Christine Stuart photo

When Heather Greene’s 8-year-old daughter Hope developed a rash earlier this month she took her to a pediatrician, but the pediatrician was unable to diagnose the rash and recommended a dermatologist. Getting an appointment with a dermatologist is not easy when your daughter is covered by the state’s HUSKY insurance program, Greene said.

After several phone calls, Greene said she turned to legal aid and the Department of Social Services in search of an out-of-network dermatologist. Finally on April 17, after more than two weeks of itching and agony, Hope was able to see a dermatologist.

Greene said while she was able to resolve the problem this time she wonders what will happen when the Department of Social Services awards the five-year, $3.5 billion HUSKY contract to possibly three managed care organizations, two of which have no provider networks in the state.

Majority Leader Chris Donovan, D-Meriden, said Wednesday he understands parents concerns that they will fall through the cracks when the new bids are awarded. All three of the parents from CT Parent Power who spoke Wednesday on the steps of the state Capitol said they want the legislature to pass legislation that delays more changes to the HUSKY program.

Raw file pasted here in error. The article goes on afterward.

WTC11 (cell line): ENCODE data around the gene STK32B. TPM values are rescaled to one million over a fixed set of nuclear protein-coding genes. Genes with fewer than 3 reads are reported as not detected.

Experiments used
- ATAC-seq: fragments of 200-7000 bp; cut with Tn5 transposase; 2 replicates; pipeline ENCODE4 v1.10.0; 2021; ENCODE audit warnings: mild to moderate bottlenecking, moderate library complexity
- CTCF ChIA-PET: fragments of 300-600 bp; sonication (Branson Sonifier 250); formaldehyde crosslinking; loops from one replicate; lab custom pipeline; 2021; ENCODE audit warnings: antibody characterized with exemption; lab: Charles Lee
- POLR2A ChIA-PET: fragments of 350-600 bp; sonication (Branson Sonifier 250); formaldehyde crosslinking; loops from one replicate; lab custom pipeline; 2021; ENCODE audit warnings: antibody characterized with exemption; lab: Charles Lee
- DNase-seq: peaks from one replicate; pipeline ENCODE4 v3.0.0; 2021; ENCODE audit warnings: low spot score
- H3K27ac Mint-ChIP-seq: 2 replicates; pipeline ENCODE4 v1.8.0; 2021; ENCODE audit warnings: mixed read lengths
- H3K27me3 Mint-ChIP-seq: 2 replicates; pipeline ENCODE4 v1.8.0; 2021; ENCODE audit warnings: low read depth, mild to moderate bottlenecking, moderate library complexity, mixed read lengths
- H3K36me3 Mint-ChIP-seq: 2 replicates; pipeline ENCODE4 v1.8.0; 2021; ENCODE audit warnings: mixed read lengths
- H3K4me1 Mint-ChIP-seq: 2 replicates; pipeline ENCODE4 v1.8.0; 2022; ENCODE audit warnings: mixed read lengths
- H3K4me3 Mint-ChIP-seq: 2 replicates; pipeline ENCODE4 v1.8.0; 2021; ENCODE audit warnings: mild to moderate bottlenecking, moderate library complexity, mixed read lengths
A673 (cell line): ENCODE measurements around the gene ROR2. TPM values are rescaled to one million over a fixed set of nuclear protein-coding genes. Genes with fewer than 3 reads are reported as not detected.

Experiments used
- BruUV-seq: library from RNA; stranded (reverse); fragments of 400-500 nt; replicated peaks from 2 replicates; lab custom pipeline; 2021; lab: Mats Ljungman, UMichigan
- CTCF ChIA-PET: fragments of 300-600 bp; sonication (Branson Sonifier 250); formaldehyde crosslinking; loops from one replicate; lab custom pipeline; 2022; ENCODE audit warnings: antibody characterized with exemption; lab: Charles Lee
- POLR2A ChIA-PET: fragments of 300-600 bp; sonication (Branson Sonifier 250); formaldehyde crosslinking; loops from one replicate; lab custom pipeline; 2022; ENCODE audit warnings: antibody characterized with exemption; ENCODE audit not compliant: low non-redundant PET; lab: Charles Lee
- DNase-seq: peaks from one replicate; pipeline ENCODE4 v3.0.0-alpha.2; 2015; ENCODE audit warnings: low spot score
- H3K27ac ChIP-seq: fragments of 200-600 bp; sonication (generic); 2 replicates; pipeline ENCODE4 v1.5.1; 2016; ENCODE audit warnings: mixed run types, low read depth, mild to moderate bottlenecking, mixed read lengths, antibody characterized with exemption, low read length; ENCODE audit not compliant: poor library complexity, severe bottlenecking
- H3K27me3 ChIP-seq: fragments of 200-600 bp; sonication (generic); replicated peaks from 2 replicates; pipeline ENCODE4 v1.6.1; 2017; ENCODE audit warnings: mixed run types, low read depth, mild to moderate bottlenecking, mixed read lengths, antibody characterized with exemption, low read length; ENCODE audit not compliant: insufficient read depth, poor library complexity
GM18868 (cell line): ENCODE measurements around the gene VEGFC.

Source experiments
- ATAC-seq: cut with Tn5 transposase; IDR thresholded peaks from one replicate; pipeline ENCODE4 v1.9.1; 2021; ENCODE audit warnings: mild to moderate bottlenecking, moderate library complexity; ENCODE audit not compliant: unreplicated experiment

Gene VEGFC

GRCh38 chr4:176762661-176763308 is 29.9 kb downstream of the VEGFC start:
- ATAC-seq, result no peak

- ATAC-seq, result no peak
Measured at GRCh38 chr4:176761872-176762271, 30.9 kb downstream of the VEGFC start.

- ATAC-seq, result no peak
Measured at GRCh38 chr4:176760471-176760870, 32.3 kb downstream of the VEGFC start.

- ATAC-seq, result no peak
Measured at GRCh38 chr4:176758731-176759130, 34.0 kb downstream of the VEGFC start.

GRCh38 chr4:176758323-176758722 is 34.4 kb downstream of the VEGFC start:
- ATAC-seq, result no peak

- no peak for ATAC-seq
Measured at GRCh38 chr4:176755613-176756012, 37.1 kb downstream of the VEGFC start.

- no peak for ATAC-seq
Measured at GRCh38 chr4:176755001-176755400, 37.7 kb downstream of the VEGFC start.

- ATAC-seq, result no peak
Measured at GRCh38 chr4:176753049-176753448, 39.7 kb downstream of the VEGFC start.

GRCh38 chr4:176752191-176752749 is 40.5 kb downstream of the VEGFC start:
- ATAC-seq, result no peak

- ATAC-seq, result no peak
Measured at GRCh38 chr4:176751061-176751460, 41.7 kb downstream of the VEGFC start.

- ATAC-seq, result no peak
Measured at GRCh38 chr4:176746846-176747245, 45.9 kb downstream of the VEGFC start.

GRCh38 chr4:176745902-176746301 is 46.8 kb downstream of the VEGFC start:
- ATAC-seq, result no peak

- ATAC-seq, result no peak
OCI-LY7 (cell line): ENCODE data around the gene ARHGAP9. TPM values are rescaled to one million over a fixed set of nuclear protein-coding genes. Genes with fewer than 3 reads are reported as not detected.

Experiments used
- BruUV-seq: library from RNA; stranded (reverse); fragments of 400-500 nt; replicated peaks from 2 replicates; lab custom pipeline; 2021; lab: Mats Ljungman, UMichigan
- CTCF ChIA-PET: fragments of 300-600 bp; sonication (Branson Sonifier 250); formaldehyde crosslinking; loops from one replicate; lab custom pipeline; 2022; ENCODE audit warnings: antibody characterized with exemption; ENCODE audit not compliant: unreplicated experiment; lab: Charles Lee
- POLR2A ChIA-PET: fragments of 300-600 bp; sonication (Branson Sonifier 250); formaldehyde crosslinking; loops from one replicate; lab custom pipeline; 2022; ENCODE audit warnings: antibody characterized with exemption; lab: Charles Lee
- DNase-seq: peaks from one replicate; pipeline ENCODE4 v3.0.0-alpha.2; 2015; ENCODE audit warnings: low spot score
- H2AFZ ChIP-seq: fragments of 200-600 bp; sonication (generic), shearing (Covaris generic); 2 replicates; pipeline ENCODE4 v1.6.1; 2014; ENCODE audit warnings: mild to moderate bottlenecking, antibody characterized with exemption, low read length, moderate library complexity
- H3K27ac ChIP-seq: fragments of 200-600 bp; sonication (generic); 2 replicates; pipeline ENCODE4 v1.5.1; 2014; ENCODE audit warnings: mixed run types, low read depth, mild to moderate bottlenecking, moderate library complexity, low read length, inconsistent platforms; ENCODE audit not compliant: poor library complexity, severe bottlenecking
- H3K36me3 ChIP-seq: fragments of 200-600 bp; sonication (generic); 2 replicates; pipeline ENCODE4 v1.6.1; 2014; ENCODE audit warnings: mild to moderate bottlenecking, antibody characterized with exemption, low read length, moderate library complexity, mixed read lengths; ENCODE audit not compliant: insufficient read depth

Rep. Peter Villano, D-Hamden, said he doesn’t know how the insurance companies, who bid on the new contract, will be able to set up provider networks for more than 330,000 individuals in eight weeks. He said it’s also unfair to ask the families to go through another transition.

On April 1, 112,000 HUSKY families were asked to switch their insurance because Gov. M. Jodi Rell fired two of the four managed care organizations for not complying with the Freedom of Information Act. Parents said Wednesday that 40 percent of HUSKY enrollees failed to return a notice to change plans and were involuntarily re-assigned, possibly to a plan that did not include their doctor.

Department of Social Services spokesman David Dearborn said in a telephone interview Wednesday night that if HUSKY is delayed, then Rell’s Charter Oak Health Plan for uninsured adults will also be delayed.

Rell has said she would veto any bill that delays implementation of her Charter Oak Health Plan.

Dearborn said DSS is prepared to help HUSKY clients transition to the new HUSKY managed care organizations and has asked Anthem, which did not bid on the new five-year client to remain in an administrative capacity to help the state out through the transition. Anthem currently serves the largest number of HUSKY patients, but has refused to bid on the new contract because it does not want to comply with FOIA.

Dearborn said all of the bidders are working to set up their provider networks in the state even though the contract has not yet been awarded.

Click here to read DSS Commissioner Michael Starkowski’s April 24 letter to Rell on the status of the bidding process and scheduled July 1 transition.